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HARRISBURG, Pa. -- The lack of grocery stores in Philadelphia and Pittsburgh's inner cities is so dire the Pennsylvania legislature is examining the possibility of placing state-run supermarkets, modeled after state liquor stores, in targeted neighborhoods, the Pittsburgh Post-Gazette reported.
The question was raised in a six-month legislative study, released yesterday, that addresses the problem of inner-city neighborhoods with no supermarkets.
"There is a lot more that needs to be done with this issue, but I am certain we will work together to bring supermarkets into communities to ensure the health and well-being of residents," said state Rep. Frank Oliver, D-Philadelphia, who is working on the problem with Rep. Jake Wheatley, D-Hill District, the newspaper reported.
Apparently convenience stores are not filling the grocery gap. The paper reported that many urban neighborhoods now have only "mom and pop'' grocery stores or convenience stores that don't carry fresh produce and meats. So, short of having actual state-run retail stores, perhaps the state could provide such products on a wholesale basis, Wheatley said.
State-run grocery stores should be explored, even though there could be legal challenges from grocery chains that wouldn't appreciate government competition, Wheatley said, according to the news report.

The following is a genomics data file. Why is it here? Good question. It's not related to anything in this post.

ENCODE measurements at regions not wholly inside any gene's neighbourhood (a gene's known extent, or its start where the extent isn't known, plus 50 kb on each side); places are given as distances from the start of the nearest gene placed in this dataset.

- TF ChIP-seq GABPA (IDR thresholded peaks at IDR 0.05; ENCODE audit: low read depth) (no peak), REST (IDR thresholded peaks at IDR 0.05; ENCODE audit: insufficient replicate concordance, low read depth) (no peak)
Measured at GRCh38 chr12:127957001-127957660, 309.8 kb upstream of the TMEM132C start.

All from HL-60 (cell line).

Many small inner-city grocery stores "don't carry a lot of healthy food items, and for the items they do have, prices are so much greater" than in large, suburban supermarkets, he said.
Wheatley is concerned about the apparent unwillingness of supermarket chains to serve such Pittsburgh neighborhoods as the Hill District, Downtown, Oakland, Hazelwood and some areas of the North Side. Many of those areas are in his state House district.
The Pittsburgh Urban Redevelopment Authority tried unsuccessfully to interest some of the large grocery chains in locating along Centre Avenue in the Hill, near the new Crawford Square housing development, according to the news report.
Chains have been reluctant to give reasons for skipping certain areas, but fear of crime or the inability to assemble a tract of land big enough for mega-groceries have been cited, the paper reported.
"We want to revitalize these neighborhoods, and part of that revitalization includes having places to shop," Oliver said.
Wheatley said a lack of adequate grocery stores is also a problem for rural areas of the state, Pittsburgh Post-Gazette reported.